Slan A Novel

A. E. van Vogt

Orb Books



Trade Paperback

272 Pages



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In the 1940s, the Golden Age of science fiction flowered in the magazine Astounding. Editor John W. Campbell, Jr., discovered and promoted great new writers such as A.E. van Vogt, whose novel Slan was one of the works of the era.

Slan is the story of Jommy Cross, the orphan mutant outcast from a future society prejudiced against mutants, or slans. Throughout the forties and into the fifties, Slan was considered the single most important science fiction novel, the one great book that everyone had to read. Today it remains a monument to pulp science adventure, filled with constant action and a cornucopia of ideas. This edition includes a new introduction by Kevin J. Anderson.


Praise for Slan

"Over fifty years on from when it first saw print, van Vogt's Slan is still one of the quintessential classics of the field that other SF novels will inevitably be measured against."—Charles de Lint

"Van Vogt was creating the mythology of science, writing stories of science as magic or magic as science."—James Gunn

"Along with Isaac Asimov and Robert A. Heinlein—and to a lesser extent L. Sprague de Camp and L. Ron Hubbard—he seemed nearly to create, by writing what Campbell wanted to publish, the first genuinely successful period of U.S. SF; only in this 'Golden Age' did it begin to achieve [success], in literary terms."—The Encyclopedia of Science Fiction

“One of the landmark novels of the genre, van Vogt's 1940 tale follows the 'Slan,' a new breed of telepathic humans and their search for a society free from persecution. Essential for all libraries.”—Library Journal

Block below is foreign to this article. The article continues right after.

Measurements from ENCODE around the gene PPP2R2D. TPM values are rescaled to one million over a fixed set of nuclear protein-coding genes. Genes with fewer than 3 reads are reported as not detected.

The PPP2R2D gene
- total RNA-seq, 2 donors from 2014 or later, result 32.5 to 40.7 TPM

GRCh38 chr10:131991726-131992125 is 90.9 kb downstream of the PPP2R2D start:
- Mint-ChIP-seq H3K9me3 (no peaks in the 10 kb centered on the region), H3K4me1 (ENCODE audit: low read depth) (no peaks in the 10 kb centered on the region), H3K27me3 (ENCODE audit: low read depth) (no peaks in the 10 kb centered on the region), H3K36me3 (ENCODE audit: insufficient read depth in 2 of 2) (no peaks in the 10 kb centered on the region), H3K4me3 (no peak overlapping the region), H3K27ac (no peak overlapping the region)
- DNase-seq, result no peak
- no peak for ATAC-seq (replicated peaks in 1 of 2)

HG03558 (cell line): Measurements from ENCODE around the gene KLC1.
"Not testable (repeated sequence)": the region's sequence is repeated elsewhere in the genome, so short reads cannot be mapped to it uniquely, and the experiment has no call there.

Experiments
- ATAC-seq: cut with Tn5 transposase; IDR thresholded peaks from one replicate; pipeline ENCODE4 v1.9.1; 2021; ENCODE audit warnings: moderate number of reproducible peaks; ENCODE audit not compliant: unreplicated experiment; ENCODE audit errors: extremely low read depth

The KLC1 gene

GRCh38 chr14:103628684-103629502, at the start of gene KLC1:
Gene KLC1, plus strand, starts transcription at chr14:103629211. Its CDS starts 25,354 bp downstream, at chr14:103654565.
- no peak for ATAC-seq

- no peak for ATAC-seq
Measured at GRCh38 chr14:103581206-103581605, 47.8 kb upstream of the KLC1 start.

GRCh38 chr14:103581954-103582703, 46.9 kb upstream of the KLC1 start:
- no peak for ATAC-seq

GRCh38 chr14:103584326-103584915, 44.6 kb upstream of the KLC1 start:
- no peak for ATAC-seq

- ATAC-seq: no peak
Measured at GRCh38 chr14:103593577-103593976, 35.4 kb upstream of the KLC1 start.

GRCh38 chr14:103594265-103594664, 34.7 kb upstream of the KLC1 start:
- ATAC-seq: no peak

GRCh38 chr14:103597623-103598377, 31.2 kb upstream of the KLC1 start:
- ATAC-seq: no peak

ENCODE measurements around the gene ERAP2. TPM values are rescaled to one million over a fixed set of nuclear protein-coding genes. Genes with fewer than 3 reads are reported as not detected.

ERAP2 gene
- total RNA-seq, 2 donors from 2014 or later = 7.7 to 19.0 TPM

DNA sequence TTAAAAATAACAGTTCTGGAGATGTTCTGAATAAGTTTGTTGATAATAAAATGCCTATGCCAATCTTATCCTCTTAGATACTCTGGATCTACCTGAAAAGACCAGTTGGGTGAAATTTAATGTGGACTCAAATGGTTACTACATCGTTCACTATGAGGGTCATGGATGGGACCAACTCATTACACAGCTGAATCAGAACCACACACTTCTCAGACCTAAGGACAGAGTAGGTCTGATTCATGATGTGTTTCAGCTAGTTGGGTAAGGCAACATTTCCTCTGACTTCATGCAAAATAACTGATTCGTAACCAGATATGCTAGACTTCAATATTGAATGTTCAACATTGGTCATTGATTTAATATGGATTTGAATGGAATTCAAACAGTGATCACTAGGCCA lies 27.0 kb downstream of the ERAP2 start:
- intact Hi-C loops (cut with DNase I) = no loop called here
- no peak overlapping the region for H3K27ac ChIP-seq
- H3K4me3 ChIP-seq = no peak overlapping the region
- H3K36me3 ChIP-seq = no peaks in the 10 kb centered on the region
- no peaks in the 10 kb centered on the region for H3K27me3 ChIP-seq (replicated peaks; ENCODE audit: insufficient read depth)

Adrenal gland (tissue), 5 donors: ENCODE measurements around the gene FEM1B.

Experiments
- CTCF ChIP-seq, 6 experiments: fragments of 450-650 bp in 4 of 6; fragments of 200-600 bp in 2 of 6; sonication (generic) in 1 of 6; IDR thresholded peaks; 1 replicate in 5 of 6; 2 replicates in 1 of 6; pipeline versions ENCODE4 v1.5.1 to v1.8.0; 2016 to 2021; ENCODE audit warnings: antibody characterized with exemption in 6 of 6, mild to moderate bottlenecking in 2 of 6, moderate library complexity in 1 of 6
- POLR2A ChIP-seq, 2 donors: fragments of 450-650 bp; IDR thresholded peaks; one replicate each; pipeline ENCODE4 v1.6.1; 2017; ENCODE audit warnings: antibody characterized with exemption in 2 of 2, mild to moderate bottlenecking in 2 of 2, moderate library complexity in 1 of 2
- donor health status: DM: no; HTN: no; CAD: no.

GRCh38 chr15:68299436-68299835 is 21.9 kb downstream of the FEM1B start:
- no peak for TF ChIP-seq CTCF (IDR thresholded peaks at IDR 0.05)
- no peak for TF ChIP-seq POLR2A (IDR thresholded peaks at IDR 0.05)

Reviews from Goodreads



Read an Excerpt

His mother's hand felt cold, clutching his.
Her fear as they walked hurriedly along the street was a quiet, swift pulsation that throbbed from her mind to his. A hundred other thoughts beat against his mind, from the crowds that swarmed by on either side, and from inside the buildings they passed. But only his mother's thoughts were clear and coherent--and afraid.
"They're following us, Jommy," her brain telegraphed. "They're not sure, but they suspect. We've risked once too often coming into the capital, though I did hope that this time I could show you the old
Read the full excerpt


  • A. E. van Vogt

  • A. E. van Vogt was a SFWA Grand Master. He was born in Canada and moved to the U.S. in 1944, by which time he was well-established as one of John W. Campbell's stable of writers for Astounding Science-Fiction. He lived in Los Angeles, California and died in 2000.